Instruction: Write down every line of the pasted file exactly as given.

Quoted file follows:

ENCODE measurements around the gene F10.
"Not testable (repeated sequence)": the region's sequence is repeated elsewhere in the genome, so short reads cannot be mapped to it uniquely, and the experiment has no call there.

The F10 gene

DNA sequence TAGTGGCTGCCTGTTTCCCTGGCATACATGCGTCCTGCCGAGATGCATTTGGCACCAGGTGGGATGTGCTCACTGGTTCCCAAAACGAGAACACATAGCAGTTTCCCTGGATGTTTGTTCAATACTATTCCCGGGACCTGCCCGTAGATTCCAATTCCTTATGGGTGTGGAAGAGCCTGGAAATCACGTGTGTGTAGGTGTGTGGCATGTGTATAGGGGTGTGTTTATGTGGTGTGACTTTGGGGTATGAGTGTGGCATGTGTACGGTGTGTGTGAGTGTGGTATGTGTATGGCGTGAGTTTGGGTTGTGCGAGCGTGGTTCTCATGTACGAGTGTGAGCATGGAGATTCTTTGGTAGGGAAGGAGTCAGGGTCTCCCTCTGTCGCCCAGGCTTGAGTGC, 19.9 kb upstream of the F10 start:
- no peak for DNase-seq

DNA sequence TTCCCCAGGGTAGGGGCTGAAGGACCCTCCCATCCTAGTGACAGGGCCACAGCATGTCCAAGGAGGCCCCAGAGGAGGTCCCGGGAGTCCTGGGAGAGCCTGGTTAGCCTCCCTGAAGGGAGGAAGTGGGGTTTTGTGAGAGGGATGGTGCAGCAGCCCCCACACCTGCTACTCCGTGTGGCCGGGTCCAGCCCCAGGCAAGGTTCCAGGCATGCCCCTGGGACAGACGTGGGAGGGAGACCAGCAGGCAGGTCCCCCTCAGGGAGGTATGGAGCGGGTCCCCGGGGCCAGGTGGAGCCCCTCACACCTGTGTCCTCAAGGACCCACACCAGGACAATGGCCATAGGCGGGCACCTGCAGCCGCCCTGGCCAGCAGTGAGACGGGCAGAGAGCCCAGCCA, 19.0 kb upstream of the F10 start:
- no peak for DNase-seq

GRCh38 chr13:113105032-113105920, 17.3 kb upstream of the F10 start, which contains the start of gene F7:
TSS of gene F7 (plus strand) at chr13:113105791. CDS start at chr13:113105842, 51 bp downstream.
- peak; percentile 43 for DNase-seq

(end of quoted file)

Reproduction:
ENCODE measurements around the gene F10.
"Not testable (repeated sequence)": the region's sequence is repeated elsewhere in the genome, so short reads cannot be mapped to it uniquely, and the experiment has no call there.

The F10 gene

DNA sequence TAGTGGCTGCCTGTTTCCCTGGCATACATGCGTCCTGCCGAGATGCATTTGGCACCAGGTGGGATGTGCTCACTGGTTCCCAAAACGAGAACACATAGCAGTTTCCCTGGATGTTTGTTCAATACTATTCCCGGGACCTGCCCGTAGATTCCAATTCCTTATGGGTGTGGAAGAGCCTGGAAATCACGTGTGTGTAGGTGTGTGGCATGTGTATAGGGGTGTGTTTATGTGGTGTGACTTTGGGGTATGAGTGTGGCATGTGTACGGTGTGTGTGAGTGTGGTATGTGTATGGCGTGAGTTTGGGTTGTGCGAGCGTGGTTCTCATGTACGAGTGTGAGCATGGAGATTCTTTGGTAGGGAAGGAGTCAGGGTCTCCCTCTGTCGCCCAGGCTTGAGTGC, 19.9 kb upstream of the F10 start:
- no peak for DNase-seq

DNA sequence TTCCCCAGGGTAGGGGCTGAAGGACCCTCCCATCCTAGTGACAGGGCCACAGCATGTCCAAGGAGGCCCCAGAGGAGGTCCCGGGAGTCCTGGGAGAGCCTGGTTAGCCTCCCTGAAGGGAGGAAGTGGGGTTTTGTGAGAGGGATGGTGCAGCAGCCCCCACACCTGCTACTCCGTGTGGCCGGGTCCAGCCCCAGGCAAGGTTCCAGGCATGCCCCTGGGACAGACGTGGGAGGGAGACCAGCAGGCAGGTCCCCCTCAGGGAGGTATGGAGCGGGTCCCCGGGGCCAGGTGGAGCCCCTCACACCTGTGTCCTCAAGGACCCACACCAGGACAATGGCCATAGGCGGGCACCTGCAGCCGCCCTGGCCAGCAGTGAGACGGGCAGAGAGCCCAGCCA, 19.0 kb upstream of the F10 start:
- no peak for DNase-seq

GRCh38 chr13:113105032-113105920, 17.3 kb upstream of the F10 start, which contains the start of gene F7:
TSS of gene F7 (plus strand) at chr13:113105791. CDS start at chr13:113105842, 51 bp downstream.
- peak; percentile 43 for DNase-seq